There it was, in my inbox, the cautionary and age-old question from a fellow veteran in the war against climate-change denial: Should evangelicals promoting the scientific consensus favor diplomatic gentility or prophetic indignation? Do we follow John the Baptist (“You brood of vipers!”) or Titus 3:2 (“be peaceable and considerate, and always to be gentle toward everyone”)? Compare and contrast Paul and Barnabas and Luther and Erasmus. Whose voice do we prefer?
Personally, I crave the bridge builder’s role, not the shrill prophet’s. Prophets drape themselves in camel’s hair and protest beside muddy rivers and eat locusts and see bizarre visions and curry no favor from kings and queens. And they can be whiners and self-appointed faultfinders. And their heads thud on platters. Give me the script of the sage, mollifying old man. It’s quickly becoming age-appropriate.
But what if intimidators have muscled in and imprisoned the wise? What if the very instruments of wisdom — reason, prudence, judiciousness, facts, and time-honored tradition — are viewed as weaknesses? The cowed sages still counsel conciliation from behind their bars, barely aware that warped wisdom pummels true wisdom and stabs it with a victory flag. The aim of argument is now conquest, not discernment of the truth.
Such, I fear, is the plight of many evangelical denominations. Their acquiescence is palpable when the clarions should sound: President Obama issued executive orders designed to wean America from fossil fuel dependence. Debate over the plan’s specifics is laudable, but we should at least commend his aims, especially in the wake of yet another United Nations study showing how this century’s first decade was the hottest in 160 years. Perhaps we can model our response on The Evangelical Environmental Network’s Jim Ball, who commends Obama for a crucial first step, then adds: “But the president’s plan will only prove to be significant if our country develops the moral and then the political will to take even bolder actions in the future. For changes this momentous, the moral will must precede, undergird, and empower the political will.”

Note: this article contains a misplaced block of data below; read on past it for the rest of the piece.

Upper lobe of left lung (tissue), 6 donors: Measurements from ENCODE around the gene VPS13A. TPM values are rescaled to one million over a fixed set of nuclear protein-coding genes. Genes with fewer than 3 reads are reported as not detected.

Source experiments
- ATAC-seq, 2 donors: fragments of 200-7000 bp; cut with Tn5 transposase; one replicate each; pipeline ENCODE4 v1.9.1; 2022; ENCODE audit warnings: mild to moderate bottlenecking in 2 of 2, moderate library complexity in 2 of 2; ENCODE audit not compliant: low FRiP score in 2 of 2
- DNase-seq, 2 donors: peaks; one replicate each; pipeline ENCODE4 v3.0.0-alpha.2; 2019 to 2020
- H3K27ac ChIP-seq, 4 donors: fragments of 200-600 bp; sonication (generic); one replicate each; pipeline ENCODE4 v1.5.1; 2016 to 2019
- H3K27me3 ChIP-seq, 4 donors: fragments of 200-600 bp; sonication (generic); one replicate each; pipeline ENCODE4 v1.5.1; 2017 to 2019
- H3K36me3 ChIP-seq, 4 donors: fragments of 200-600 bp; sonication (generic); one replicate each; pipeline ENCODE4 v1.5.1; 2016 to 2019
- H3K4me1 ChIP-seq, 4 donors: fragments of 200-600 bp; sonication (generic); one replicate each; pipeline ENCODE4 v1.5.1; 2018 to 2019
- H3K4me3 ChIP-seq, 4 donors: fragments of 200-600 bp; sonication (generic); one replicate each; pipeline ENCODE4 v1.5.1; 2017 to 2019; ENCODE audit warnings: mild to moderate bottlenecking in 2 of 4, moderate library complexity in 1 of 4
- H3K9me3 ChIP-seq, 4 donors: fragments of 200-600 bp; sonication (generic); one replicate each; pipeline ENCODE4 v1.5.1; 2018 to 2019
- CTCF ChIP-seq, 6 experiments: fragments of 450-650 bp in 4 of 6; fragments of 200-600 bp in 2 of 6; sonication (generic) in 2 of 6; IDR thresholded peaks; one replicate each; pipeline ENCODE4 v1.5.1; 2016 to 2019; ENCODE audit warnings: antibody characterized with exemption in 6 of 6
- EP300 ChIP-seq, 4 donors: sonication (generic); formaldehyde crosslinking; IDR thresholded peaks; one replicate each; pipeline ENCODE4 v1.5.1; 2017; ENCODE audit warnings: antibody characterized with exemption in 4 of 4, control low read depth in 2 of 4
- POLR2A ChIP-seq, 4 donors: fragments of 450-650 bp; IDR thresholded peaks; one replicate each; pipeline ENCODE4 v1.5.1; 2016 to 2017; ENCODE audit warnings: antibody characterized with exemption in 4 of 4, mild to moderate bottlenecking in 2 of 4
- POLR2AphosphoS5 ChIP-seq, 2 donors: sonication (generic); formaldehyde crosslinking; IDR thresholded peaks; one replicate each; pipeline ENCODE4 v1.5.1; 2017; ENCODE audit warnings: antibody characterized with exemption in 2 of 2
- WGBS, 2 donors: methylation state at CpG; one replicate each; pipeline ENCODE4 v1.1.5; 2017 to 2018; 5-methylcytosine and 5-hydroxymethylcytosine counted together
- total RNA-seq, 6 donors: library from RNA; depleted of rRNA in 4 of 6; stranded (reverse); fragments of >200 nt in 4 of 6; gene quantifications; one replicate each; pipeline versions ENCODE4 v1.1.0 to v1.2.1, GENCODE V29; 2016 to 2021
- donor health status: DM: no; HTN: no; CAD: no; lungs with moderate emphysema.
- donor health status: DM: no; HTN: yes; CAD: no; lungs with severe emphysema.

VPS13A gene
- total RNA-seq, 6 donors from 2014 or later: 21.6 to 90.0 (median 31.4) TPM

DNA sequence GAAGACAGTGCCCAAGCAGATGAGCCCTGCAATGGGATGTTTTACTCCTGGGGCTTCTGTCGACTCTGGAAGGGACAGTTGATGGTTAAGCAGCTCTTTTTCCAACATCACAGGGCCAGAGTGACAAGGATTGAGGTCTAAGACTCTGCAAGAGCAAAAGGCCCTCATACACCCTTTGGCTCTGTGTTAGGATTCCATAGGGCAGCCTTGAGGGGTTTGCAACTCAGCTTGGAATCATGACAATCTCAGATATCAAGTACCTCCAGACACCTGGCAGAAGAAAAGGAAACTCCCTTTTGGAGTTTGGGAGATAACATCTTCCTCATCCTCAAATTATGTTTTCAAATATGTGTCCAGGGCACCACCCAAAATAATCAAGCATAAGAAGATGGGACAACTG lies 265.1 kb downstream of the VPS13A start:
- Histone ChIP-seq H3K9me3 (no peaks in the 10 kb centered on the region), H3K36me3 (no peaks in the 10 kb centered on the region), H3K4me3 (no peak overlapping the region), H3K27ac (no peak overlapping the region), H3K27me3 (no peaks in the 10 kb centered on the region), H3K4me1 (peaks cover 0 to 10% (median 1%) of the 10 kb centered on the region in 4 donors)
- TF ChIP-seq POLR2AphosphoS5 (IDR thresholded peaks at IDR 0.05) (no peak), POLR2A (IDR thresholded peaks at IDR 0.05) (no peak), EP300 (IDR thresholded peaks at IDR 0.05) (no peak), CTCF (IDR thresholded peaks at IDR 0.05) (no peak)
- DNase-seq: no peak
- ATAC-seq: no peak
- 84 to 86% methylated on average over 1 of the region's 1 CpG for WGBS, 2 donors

Key in on the all-important word, “moral.” Ball is staking classic evangelical territory. Our creeds and heritage call for more sacrifice, less materialism, and less self-centeredness. We’re back-to-the-Bible people, and the language of Genesis 1 strongly suggests that God was creating a temple when he made the Earth; we’re his appointed “idols” (another translation of the Hebrew word for “image”), which means our first mission was to tend God’s sanctuary. Surely the burden of proof rests on those who would ignore escalating CO2 levels, especially since climate change clobbers the poor worst of all. What’s more, we lure mockery on our pro-life and pro-family arguments unless we insist on the biblical calls for compassion, justice, and environmental care. We’re ripe for the ever-favored accusation, “hypocrisy.”
Perhaps it’s time I snip out coupons for smelly camel garments.
Ball’s thinking is hardly radical among international evangelicals. The Lausanne Movement teamed up with the World Evangelical Alliance and published a 2012 statement that renders Obama’s speech docile: “We are faced with a crisis that is pressing, urgent, and that must be solved in our generation …” We’re devastating nature with “violence,” and, “We can no longer afford complacency and endless debate. Love for God, our neighbors and the wider creation, as well as our passion for justice, compel us to ‘urgent and prophetic ecological responsibility.'” Enlightened American organizations include Ball’s EEN, the Young Evangelicals for Climate Action, the National Association of Evangelicals, and the New Evangelicals for the Common Good – along with denominations such as the Christian Reformed Church, the Evangelical Covenant Church, and the Wesleyans. The unofficial “Southern Baptist Declaration on the Environment and Climate Change” is especially valuable — and we can throw in a recent letter from 200 self-identified evangelical scientists for good measure. They call for action.